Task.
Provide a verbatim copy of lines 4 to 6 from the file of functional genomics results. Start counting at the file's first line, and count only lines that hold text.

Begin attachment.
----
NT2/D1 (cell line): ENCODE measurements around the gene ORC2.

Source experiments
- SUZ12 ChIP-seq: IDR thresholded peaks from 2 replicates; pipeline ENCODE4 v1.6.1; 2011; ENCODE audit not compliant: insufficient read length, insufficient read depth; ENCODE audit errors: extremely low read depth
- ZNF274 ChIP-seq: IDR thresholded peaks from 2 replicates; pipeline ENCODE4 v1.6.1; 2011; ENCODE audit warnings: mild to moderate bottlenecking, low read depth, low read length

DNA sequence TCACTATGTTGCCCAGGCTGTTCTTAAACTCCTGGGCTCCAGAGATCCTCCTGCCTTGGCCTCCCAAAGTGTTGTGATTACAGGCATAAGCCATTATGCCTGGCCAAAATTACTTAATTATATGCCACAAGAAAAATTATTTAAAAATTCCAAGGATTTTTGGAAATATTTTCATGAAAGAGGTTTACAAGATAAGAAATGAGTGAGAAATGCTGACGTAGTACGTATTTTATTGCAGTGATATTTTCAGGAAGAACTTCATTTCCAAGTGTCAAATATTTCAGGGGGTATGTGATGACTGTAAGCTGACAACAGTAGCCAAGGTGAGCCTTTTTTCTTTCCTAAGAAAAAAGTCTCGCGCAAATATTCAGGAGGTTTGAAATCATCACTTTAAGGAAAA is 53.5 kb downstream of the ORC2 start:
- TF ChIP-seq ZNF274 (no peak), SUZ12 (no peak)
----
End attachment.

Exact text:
- ZNF274 ChIP-seq: IDR thresholded peaks from 2 replicates; pipeline ENCODE4 v1.6.1; 2011; ENCODE audit warnings: mild to moderate bottlenecking, low read depth, low read length

DNA sequence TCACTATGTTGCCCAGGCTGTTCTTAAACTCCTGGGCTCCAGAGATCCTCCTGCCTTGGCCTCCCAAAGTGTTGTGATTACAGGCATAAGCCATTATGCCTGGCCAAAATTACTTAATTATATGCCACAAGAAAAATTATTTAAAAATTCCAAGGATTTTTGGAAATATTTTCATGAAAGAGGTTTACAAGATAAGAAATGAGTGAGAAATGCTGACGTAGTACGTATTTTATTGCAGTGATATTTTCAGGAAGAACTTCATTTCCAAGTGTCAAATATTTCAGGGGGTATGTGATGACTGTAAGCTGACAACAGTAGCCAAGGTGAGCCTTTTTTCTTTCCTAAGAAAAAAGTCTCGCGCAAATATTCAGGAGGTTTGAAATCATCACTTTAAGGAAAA is 53.5 kb downstream of the ORC2 start:
- TF ChIP-seq ZNF274 (no peak), SUZ12 (no peak)